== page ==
Lynn Savoie is one of those people who had long draped her friends and family in homemade baked goods during the holidays.
“Toffee, pecan pie muffins, heavenly hash … I have always loved to cook, even as a child,” Savoie says. “The more I would do it, the more people would ask about it.”
Positive reception eventually led Savoie to begin selling special orders of her treats. In 2014, she launched an official business, focusing on raw sugar toffee as her product of choice.
Her husband, Lewis Savoie, comes from a line of sugar cane growers and producers in Assumption Parish. Lynn had regularly sourced raw sugar from two Savoie family sugar mills, Lula and Westfield, for baking.
“We realized that raw sugar was our niche,” she says. “It ties in with the local foods movement.”
Savoie named the company after her daughter, Margaret Richardson Savoie, shortening the name to Maggie Richardson’s Raw Sugar Toffee.
Savoie offers three signature selections: milk chocolate pecan, dark chocolate almond and white chocolate cashew. She also makes seasonal flavors, including a King Cake Crunch and Zulu Toffee Crunch for Mardi Gras.
Raw sugar, Savoie says, gives the toffee a deeper flavor. Its unrefined crystals are slightly larger than regular sugar, and they retain a thin layer of molasses. Using it takes a careful hand.
“The raw sugar takes longer to break down,” she says. “You have to use a lower temperature for a longer amount of time, so that it doesn’t burn.”
She combines the sugar with butter, stirring and gently boiling until the consistency is right.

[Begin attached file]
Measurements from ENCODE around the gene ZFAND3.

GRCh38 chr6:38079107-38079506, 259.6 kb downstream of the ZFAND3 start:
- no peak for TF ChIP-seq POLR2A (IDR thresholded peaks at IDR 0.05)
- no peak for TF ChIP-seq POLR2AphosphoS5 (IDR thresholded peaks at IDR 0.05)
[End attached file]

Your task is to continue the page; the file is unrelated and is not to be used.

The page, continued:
Once the toffee base is complete, she pours it into sheet pans, adding different chocolates and nuts. The slabs are chilled until hard. She breaks it by hand or with a vintage toffee hammer.
The line is currently sold at Alexander’s Highland Market, Billy’s Boudin in Krotz Springs and Scott, at Oak Alley Plantation or by special order.
Savoie will roll out her annual Easter-themed toffee soon, followed by purple and gold Tiger Toffee for football season.
Following big Christmas sales last year, she is evaluating her next steps, including how to grow capacity. So far, she’s been able to pull off impressive volumes while also working full time planning special events for Franciscan Missionaries of Our Lady Health System. In December, she made about 600 pounds of toffee largely between 2 and 5 a.m. before commuting to work in Baton Rouge from her home in Clinton.
“When we get busy, we are turning out toffee as fast as we can produce it,” she says. “I’ve never been one who needed much sleep.”
Editor’s note: 225 contributing writer Maggie Heyn Richardson is not related to the owners of Maggie Richardson’s Raw Sugar Toffee. The matching names are just a weird coincidence!
This article was originally published in the March 2018 issue of 225 Magazine.